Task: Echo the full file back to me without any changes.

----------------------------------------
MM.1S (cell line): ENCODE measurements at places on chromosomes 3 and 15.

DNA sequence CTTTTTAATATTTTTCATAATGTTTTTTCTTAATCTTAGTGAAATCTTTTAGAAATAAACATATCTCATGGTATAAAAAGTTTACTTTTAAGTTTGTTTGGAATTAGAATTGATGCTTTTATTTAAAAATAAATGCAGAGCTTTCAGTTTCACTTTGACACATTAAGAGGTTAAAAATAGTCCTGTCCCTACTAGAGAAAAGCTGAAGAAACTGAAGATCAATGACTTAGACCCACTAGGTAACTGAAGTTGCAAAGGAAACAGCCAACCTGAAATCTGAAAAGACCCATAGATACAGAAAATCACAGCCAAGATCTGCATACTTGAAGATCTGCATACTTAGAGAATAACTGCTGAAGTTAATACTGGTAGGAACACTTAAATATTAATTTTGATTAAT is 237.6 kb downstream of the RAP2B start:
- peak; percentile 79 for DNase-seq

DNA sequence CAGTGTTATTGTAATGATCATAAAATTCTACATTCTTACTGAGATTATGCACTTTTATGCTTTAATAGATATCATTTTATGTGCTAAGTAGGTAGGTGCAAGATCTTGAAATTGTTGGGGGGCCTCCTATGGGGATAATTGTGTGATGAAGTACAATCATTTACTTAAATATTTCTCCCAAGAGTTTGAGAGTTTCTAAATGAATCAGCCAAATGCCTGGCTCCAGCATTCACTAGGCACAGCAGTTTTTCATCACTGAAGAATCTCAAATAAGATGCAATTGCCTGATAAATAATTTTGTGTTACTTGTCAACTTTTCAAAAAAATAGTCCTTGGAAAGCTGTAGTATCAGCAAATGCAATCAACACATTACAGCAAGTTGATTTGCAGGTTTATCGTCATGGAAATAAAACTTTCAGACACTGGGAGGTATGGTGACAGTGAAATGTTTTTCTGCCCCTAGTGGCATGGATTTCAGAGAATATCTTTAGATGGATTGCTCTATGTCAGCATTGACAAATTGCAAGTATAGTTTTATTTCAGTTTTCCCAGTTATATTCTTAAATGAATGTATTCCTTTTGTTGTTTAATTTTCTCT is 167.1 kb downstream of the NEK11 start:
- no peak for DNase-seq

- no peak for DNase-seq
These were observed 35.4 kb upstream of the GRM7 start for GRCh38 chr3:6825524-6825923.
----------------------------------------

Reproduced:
MM.1S (cell line): ENCODE measurements at places on chromosomes 3 and 15.

DNA sequence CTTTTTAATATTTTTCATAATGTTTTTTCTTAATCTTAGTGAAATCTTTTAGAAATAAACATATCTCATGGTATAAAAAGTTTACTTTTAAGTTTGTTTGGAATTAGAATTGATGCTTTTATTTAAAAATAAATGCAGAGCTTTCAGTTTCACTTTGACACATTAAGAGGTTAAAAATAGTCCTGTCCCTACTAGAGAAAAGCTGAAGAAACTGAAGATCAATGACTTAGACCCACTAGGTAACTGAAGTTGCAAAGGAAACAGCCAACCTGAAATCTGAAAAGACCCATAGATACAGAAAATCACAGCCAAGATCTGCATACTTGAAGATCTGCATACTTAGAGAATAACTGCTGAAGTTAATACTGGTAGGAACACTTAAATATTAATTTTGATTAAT is 237.6 kb downstream of the RAP2B start:
- peak; percentile 79 for DNase-seq

DNA sequence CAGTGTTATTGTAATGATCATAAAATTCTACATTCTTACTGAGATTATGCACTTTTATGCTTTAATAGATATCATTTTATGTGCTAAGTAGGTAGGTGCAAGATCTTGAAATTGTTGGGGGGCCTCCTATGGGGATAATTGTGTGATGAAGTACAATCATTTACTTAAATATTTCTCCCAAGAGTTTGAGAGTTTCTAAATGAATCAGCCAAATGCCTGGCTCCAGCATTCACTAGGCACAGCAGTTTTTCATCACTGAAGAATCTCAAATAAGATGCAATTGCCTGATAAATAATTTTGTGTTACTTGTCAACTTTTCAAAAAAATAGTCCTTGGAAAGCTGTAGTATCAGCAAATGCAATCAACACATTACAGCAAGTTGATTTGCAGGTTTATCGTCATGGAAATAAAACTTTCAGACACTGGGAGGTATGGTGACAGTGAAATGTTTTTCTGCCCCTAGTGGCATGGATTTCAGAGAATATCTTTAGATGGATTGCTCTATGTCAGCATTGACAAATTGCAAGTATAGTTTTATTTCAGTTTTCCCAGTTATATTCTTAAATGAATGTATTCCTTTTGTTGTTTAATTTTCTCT is 167.1 kb downstream of the NEK11 start:
- no peak for DNase-seq

- no peak for DNase-seq
These were observed 35.4 kb upstream of the GRM7 start for GRCh38 chr3:6825524-6825923.